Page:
Along with Industry 4.0, the lean green manufacturing concept could be employed as well to improve both sustainability and output product quality within smart production systems [14][15]. It is a relatively new paradigm that simultaneously exploits the strengths of lean and green manufacturing in order to identify waste and assess environmental effects [16]. To understand the strengths of lean and green manufacturing, let us define each concept separately. Devised by Toyota, lean manufacturing is a manufacturing paradigm that intends to improve the value of a product. It attempts to reduce material waste within manufacturing systems and to support seamless collaboration between entities, including suppliers and customers, involved in manufacturing operations and processes [17][18]. The goal of this application is to promptly and cost-effectively manufacture high-quality items [19]. One of the limitations of lean manufacturing is the lack of performance metrics that assess the environmental impact of manufacturing processes [20]. On the other hand, green manufacturing endeavors to improve the plants’ productivity with circular economy practices, such as recycling and refurbishing [21]. It aims at producing items that demonstrate conformance to the quality and environmental standards by decreasing the negative impact associated with human intervention [22]. However, the implementation of lean and green practices within production systems is still hindered by a plethora of barriers, including the lack of proper training, inventory management, and effective maintenance plans [23]. Industry 4.0 could solve these barriers with its technologies and finally enable the integration of lean green manufacturing in the actual industry [24].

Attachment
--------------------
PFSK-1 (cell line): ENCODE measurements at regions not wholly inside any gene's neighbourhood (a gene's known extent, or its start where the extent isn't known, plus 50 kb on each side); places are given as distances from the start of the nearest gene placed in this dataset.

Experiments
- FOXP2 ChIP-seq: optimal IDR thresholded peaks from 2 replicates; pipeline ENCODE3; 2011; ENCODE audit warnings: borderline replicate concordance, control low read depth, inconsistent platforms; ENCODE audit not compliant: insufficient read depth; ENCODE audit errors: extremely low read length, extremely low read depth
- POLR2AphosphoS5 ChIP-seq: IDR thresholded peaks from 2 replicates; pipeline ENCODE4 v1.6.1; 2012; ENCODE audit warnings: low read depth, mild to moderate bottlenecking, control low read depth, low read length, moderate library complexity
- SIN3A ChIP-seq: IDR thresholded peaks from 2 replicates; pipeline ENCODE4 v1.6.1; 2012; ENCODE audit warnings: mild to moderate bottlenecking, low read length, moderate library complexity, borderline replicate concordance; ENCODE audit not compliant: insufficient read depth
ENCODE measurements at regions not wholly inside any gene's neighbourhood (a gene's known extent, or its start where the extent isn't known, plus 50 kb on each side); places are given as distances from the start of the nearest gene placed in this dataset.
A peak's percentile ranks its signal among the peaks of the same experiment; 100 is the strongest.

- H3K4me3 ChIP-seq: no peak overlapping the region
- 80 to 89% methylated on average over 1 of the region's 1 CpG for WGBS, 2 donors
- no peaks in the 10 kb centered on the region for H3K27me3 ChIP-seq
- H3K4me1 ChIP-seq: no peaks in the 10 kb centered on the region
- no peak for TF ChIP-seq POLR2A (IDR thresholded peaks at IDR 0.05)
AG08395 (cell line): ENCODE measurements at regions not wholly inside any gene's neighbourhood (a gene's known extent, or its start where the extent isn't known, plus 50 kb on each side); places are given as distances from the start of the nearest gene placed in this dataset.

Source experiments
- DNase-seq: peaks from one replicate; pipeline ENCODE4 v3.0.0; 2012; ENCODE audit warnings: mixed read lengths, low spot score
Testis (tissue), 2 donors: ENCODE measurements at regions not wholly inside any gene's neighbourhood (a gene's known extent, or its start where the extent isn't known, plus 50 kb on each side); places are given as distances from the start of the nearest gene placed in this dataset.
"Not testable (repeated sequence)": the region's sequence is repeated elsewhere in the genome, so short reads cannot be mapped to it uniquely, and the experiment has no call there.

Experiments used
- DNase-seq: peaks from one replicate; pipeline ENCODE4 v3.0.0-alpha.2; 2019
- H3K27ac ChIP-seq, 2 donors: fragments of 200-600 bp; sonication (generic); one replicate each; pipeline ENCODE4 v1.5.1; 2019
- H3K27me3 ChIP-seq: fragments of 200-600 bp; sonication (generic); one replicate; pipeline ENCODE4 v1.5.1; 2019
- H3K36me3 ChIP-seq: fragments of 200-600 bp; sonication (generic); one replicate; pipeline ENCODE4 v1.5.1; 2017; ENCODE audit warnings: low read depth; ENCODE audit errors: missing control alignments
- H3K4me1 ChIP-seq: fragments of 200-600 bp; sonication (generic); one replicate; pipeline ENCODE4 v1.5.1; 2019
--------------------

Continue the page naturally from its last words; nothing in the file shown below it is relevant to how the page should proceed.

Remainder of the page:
Within this context, the reinforcement learning-based scheduling can be complemented with lean green practices. These practices combine two types of manufacturing; that is, lean manufacturing and green manufacturing. Considering the lean part, pull production and total productive maintenance are adopted, as they are two well-known lean manufacturing techniques [25]. In this respect, pull production is enabled through ad hoc policies, such as Base Stock [26][27], while total productive maintenance is integrated through predictive maintenance policies, e.g., condition-based maintenance, that seek to minimize maintenance costs and improve the availability of processing machines [28]. The implemented ad hoc policies are frequently employed in the real-world industry and the academic literature [29][30]. On the other hand, the green manufacturing part is supported with circular economy policies, namely refurbishing and remanufacturing. These policies aim to minimize the environmental impact of products by extending their lifecycle [31]. In this respect, low-quality or returned material is processed again in order to create new and usable products. This leads to a substantial reduction in material consumption and raw material dependence.

2. Sustainable Production